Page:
I regret that Hannah Hall is (as of yet) only a cyber-friend as I know she and I would be able to sit long into the night over cooling mugs of tea to commiserate about being asked to change a story. How many times have I said the very words Hannah reports saying: This is the way this story goes. There is no other way! And then, after an appropriate amount of pouting (on my part; not sure what Hannah does), I somehow find another way. I so enjoyed Hannah’s essay below, talking about that reality of writing– revision–, focusing on her own experiences with her newest picture book, Penguin and Moose Brave the Night, illustrated by Stacy Curtis (WorthyKids).

Hannah Hall

I don’t consider myself an overly creative person.  (An especially unfortunate problem considering that I write children’s books for a living.)  

My art teacher brother likens his excessive creativity to having a mental slot machine. He need only pull the handle and a colorful variety of ideas spin into view—cherries, cherries, aliens!  No matter how often he cranks that handle, he’s a winner.  Poor guy claims it’s quite the burden—he hasn’t enough time nor energy to make use of all that material.   

I have the exact opposite problem. I have time (and sometimes energy) but the handle on my slot machine is dependably jammed.  

You can be sure then, when I sat down one Sunday afternoon and unexpectedly tapped out the tale of a plucky little penguin, I was in love. Immediately, terribly. 

Penguin was delightful! Penguin was brilliant! Everyone would adore him!

Everyone but my agent, that is. 

Who, to be fair, did adore him, but also recognized—immediately, terribly—his ample need for revision. 

For us less than creative types—I assume I’m not the only one with this affliction—once we grab hold of an idea, we have an awfully hard time letting go. No words cause me greater anxiety than the polite editorial comment, “This is good, but let’s try it another way.” 

There is no other way!

It would take me years (upon years) of writing and rewriting before my sweet Penguin was ready to go out into the publishing world. And then . . . crickets.

Months and months and months of crickets. 

When I finally did hear something and a contract was in the works, the publisher made a perilous request: “Let’s make Penguin into a series but push this book back. Start with another one—a friendship book about Penguin and Moose, perhaps.” 

Penguin and Moose? There is no Penguin and Moose! 

“Moose” was just an afterthought in the book, a character I had thrown in to spice up a boring sentence. All those years of writing and waiting, and now this?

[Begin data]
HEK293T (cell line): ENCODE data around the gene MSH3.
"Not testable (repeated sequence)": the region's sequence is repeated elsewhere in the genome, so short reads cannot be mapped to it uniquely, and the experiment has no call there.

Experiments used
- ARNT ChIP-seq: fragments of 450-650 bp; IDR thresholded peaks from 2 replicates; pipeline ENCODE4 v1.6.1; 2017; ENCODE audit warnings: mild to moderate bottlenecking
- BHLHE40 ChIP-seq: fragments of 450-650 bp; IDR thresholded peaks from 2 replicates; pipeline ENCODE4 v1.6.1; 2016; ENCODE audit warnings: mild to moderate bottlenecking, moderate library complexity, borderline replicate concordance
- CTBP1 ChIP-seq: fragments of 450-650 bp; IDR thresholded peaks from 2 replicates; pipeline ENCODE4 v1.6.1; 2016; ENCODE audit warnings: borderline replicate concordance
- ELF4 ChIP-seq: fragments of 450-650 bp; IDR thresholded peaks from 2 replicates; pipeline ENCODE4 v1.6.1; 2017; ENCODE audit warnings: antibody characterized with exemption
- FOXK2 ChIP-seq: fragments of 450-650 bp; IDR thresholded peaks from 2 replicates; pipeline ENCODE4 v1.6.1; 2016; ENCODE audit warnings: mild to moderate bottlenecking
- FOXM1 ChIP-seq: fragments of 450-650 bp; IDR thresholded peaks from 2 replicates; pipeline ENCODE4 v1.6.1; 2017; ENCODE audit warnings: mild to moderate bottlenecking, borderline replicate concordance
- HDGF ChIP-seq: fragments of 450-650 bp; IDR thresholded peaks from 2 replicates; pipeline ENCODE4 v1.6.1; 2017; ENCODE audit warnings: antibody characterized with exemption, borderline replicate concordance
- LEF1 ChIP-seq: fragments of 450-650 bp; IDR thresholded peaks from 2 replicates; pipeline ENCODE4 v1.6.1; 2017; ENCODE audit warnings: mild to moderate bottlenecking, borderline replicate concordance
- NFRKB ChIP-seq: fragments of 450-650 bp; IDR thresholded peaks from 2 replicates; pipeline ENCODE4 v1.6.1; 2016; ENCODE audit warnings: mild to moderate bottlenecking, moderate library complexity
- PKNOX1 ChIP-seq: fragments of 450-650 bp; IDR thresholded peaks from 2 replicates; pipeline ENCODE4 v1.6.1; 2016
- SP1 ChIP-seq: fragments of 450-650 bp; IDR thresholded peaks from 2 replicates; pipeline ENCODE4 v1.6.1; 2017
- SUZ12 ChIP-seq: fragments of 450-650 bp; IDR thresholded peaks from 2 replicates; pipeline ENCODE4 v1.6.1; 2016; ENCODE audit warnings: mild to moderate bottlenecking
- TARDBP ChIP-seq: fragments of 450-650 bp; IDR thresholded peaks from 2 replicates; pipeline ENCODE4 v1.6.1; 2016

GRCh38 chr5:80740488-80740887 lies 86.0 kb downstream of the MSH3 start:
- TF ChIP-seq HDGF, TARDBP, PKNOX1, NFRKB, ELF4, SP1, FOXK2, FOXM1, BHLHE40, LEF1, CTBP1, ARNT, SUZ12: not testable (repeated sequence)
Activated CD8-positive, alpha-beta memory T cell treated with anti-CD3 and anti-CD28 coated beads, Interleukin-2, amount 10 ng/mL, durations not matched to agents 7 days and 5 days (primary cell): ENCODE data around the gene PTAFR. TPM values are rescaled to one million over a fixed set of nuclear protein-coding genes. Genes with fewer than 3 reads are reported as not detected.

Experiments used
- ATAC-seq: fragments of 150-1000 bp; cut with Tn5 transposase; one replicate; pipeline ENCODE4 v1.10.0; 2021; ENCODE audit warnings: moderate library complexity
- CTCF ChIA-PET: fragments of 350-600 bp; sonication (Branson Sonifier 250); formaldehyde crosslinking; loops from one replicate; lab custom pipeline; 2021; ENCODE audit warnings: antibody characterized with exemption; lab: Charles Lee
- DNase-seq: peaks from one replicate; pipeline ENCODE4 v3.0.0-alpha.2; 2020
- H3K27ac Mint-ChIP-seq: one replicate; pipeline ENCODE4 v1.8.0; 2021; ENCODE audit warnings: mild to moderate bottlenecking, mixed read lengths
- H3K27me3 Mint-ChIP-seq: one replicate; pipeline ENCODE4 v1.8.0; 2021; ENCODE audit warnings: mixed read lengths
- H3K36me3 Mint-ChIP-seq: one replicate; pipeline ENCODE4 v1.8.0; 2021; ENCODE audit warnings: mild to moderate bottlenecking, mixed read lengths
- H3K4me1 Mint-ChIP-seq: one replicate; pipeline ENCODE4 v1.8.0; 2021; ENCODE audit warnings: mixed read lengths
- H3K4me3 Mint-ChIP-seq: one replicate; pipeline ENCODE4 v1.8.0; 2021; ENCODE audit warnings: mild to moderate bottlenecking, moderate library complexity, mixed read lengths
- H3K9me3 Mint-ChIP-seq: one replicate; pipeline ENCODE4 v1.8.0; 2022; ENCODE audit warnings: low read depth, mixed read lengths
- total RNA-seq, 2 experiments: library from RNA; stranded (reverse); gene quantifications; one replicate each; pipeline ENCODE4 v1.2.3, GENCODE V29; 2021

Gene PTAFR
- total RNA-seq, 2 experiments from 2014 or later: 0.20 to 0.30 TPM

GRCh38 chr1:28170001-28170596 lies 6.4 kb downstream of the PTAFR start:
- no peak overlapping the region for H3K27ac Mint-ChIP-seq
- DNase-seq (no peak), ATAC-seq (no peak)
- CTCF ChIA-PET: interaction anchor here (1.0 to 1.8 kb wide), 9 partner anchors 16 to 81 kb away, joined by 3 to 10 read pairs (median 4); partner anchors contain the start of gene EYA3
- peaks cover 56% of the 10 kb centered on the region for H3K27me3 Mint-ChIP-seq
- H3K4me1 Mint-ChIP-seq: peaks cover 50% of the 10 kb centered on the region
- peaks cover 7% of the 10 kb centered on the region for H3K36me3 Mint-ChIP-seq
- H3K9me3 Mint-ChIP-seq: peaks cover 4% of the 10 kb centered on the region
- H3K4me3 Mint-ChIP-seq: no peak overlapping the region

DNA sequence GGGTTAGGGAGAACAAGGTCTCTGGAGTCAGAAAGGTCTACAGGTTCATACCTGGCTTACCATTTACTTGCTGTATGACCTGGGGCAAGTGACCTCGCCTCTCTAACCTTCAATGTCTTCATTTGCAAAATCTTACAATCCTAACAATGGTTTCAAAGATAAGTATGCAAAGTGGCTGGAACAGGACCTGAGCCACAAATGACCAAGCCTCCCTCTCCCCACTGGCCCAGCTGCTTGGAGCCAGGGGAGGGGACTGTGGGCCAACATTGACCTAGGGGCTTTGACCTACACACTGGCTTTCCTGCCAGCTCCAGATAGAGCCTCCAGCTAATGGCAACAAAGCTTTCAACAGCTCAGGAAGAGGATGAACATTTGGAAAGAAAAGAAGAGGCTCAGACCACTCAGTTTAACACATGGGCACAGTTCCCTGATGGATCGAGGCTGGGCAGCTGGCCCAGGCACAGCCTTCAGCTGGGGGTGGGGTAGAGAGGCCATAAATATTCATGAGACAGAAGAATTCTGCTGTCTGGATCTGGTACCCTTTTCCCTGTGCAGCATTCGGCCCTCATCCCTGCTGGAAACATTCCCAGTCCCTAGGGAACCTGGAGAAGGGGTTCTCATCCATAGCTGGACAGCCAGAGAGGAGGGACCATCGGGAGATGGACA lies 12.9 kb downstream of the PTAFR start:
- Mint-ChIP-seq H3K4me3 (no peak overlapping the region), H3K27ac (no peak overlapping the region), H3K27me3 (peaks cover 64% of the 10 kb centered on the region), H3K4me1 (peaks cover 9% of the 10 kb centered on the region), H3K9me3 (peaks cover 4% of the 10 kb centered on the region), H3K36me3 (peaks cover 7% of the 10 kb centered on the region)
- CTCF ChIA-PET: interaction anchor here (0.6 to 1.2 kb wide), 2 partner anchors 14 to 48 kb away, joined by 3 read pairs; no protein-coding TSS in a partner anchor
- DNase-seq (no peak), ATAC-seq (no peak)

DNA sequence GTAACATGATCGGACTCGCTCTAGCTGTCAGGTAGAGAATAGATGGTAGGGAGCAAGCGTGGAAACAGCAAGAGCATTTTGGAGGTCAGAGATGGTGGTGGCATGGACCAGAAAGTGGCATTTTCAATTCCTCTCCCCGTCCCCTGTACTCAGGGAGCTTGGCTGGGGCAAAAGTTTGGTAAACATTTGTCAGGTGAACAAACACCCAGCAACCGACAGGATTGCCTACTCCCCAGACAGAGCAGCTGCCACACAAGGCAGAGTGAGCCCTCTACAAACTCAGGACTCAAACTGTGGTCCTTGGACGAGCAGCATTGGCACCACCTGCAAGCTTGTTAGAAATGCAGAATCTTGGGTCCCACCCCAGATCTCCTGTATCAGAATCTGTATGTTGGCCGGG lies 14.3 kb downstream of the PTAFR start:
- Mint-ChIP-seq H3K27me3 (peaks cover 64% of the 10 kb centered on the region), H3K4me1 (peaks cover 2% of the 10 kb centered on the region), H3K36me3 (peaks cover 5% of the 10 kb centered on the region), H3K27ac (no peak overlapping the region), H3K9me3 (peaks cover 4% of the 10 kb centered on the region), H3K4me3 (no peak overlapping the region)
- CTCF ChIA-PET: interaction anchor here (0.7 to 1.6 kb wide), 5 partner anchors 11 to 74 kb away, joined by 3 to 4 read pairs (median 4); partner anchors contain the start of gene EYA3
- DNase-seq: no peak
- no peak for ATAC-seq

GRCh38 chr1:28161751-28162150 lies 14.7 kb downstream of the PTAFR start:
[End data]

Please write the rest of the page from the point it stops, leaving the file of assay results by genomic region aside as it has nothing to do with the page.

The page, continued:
How dare they! How could they? How could I? Rewrite Penguin? Impossible. 

There is no other way!  

Then, as is wise for us non-creative, possibly overly hysterical types, I took a long walk. I pondered. I fretted. I pronounced the publishers unreasonable. 

No, I could not rewrite Penguin as a friendship book. It couldn’t be done. 

Besides, I had already written a friendship book. 

Tucked away in a dusty file somewhere, it was a picture book about a cat who longed to fly and needed his friends’ help to do it.  My agent had never seen it and I had no immediate intentions of trying to publish it, but I had definitely used up all my good “friendship book” material on that one and certainly couldn’t write another. . . 

Suddenly, the handle gave. The slot machine whirled. The idea bell ding, ding, dinged.  

I had already written a friendship book.

In a matter of a few minutes, I had stripped the skin off that old book and found good bones beneath. The cat became Penguin. The cat’s friends became Moose. The desire to fly that had plagued the cat now plagued Penguin instead. (Which made more sense anyway.)  

By the time my walk was complete, my precious Penguin had been mentally transformed into Penguin and Moose, a better book, indeed. 

Whattaya know? The publisher was right. 

So right, in fact, it made way for another book. This month saw the release of the second book in the series about Penguin and his good pal Moose, Penguin and Moose Brave the Night (WorthyKids)

Moral of the story? Don’t give up on yours. Whether you brim with ideas or fight hard for every last one, the book is in you. And there are few more satisfying victories for the writer than cranking that stubborn handle ‘til it the story you’ve been waiting for finally ding, ding, dings. 

Winner, winner! 

Penguin and Moose Brave the Night Written by Hannah C. Hall and Illustrated by Stacy Curtis

Hannah C. Hall is a bestselling and award-winning author and speaker with over one million books in print. Her newest book, Penguin and Moose Brave the Night, released June 22nd and follows its Selah award-winning predecessor, Penguin and Moose. Hall is also the author of multiple ECPA bestsellers, including God Bless You and Good Night. Hannah lives in Northwest Arkansas on a small farm with her husband, five children, two dogs, two cats, a cow, and a dwindling number of chickens. Find her at HannahCHall.com.